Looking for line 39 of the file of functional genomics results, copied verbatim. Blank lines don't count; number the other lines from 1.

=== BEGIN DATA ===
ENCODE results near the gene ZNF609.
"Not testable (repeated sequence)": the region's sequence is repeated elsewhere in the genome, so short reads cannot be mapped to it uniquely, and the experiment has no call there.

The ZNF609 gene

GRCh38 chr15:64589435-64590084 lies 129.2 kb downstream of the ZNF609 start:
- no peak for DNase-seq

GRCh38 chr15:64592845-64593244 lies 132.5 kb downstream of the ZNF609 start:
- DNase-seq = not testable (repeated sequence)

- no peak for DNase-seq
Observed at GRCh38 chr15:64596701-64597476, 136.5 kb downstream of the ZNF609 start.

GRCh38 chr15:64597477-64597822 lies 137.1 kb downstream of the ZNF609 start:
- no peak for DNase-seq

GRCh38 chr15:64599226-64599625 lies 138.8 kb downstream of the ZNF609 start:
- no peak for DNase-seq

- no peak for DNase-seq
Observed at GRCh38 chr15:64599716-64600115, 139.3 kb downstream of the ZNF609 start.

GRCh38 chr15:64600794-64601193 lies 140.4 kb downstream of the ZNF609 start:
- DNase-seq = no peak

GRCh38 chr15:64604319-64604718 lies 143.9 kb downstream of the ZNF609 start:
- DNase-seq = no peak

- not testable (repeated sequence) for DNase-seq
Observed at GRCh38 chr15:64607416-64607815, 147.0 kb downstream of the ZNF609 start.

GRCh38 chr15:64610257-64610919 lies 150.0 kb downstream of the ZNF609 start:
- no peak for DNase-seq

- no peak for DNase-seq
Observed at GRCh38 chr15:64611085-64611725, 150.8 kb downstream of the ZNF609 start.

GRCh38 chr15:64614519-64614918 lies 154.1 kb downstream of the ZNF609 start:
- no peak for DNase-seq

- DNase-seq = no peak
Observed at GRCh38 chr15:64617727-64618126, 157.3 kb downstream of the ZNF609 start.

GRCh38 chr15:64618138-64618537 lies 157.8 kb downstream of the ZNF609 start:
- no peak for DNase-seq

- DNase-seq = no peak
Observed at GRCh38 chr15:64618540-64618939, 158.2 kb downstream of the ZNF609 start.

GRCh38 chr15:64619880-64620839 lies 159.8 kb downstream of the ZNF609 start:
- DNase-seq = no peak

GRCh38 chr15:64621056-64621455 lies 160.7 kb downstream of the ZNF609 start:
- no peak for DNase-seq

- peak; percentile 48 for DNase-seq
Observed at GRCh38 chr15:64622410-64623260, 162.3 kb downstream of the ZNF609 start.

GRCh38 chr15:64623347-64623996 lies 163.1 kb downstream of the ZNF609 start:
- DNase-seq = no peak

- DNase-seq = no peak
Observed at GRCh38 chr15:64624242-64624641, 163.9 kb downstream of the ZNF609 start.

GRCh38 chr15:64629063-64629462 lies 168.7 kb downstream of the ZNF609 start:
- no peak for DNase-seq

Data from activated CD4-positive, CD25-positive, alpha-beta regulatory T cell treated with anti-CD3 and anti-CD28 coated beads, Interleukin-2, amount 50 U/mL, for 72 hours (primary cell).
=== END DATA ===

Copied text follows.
Observed at GRCh38 chr15:64622410-64623260, 162.3 kb downstream of the ZNF609 start.